Shockwave-based method of removing salt from water cuts energy usage, could address fracking wastewater
Today, most of the world’s large-scale desalination uses reverse osmosis, a process which uses filters to separate water from waste products. Other methods include boiling, which is highly energy intensive. A team of researchers at the Massachusetts Institute of Technology, however, has developed a new method of removing salt from water that does not rely on filters that can become clogged, and uses less energy than boiling.
The researchers’ approach is “a fundamentally new and different separation system,” Martin Bazant, a chemical engineering and mathematics professor working on the project said in a paper outlining the method.
Dubbed “shock electrodialysis,” the process allows water to flow through a porous material called a frit that has membranes, or electrodes, closing off the system on each side. As water flows through the system, it’s hit with an electrically-driven shockwave. The current passes through the water, dividing it into two regions—one with salty water and the other with without. The separated streams then pass through a simple physical barrier at the end of the system, dividing it into two separate flows.
“It generates a very strong gradient,” Bazant said in a statement.
Though the technology would not initially be cost-competitive with reverse osmosis for large-scale seawater desalination, it does have several significant benefits over the traditional method. While the system does use a porous membrane, the water flows over the membrane and not through it, meaning it is not subject to the same buildup of filtered material known as fouling.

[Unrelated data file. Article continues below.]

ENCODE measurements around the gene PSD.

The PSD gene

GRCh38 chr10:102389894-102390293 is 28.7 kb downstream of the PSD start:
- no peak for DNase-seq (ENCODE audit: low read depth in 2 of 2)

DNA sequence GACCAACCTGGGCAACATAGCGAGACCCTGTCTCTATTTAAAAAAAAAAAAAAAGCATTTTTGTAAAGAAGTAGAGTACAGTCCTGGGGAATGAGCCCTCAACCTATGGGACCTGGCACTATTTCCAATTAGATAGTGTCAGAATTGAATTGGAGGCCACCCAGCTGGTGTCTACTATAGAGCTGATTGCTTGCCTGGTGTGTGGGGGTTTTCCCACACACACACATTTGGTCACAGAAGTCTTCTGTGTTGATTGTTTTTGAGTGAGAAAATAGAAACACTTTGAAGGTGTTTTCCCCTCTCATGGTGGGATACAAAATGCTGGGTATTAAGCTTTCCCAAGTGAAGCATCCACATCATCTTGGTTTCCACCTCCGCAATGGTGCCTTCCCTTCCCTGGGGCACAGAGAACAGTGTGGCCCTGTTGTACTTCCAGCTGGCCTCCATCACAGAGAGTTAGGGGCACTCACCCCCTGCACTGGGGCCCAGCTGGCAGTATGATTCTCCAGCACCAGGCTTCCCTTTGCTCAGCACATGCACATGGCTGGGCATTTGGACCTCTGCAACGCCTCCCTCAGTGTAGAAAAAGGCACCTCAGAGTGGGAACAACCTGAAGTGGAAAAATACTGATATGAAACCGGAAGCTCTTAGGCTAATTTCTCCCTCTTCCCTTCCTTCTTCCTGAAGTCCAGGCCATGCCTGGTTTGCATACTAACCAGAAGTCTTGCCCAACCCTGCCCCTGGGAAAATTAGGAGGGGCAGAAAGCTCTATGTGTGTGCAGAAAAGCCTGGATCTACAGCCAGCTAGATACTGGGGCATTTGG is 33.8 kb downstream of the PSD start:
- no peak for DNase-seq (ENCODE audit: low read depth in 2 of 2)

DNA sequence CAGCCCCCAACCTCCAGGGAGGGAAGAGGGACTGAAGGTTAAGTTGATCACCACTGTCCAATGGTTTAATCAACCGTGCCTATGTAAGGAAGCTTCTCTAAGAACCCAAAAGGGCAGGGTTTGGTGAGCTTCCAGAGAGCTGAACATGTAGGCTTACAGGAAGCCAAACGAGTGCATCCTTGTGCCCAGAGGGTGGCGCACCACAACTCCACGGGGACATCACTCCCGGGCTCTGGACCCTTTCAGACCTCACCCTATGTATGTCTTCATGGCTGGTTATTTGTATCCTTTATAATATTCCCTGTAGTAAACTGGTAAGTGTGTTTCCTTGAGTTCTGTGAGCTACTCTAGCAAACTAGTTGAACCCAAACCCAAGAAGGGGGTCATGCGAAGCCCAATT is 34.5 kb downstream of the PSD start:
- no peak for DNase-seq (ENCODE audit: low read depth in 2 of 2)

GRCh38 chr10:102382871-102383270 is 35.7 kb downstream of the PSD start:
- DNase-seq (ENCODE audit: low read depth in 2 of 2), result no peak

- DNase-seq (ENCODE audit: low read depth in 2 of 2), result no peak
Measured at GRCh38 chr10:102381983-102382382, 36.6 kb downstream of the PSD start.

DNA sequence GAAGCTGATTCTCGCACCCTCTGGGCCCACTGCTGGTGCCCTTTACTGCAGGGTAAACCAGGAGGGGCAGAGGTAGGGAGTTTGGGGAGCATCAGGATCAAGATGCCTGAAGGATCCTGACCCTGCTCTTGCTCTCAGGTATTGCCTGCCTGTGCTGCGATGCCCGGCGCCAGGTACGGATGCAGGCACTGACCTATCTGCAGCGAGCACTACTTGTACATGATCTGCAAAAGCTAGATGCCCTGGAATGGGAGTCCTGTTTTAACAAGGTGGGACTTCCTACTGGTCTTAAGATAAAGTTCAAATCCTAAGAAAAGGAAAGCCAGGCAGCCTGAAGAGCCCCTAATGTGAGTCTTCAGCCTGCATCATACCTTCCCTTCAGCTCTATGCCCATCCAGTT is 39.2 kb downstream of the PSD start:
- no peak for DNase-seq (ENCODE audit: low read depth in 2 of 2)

Another benefit of shock electrodialysis is the small amount of infrastructure required to run the system. Researchers think the technology could be valuable as a portable system for use in remote locations or in emergency response scenarios. Another possible applications they pointed to was the process’s potential use in cleaning the large amounts of wastewater generated by hydraulic fracturing, or fracking. Sven Schlumpberger, a graduate student working on the project, noted the system not only removes salt, but also a variety of other contaminants, something that could potentially sterilize the stream and clean fracking wastewater.
“The electric fields are pretty high, so we may be able to kill the bacteria,” Schlumpberger said.
The team of MIT researchers have demonstrated the process in the lab, and will now pursue scaling up the system so it can go through practical testing.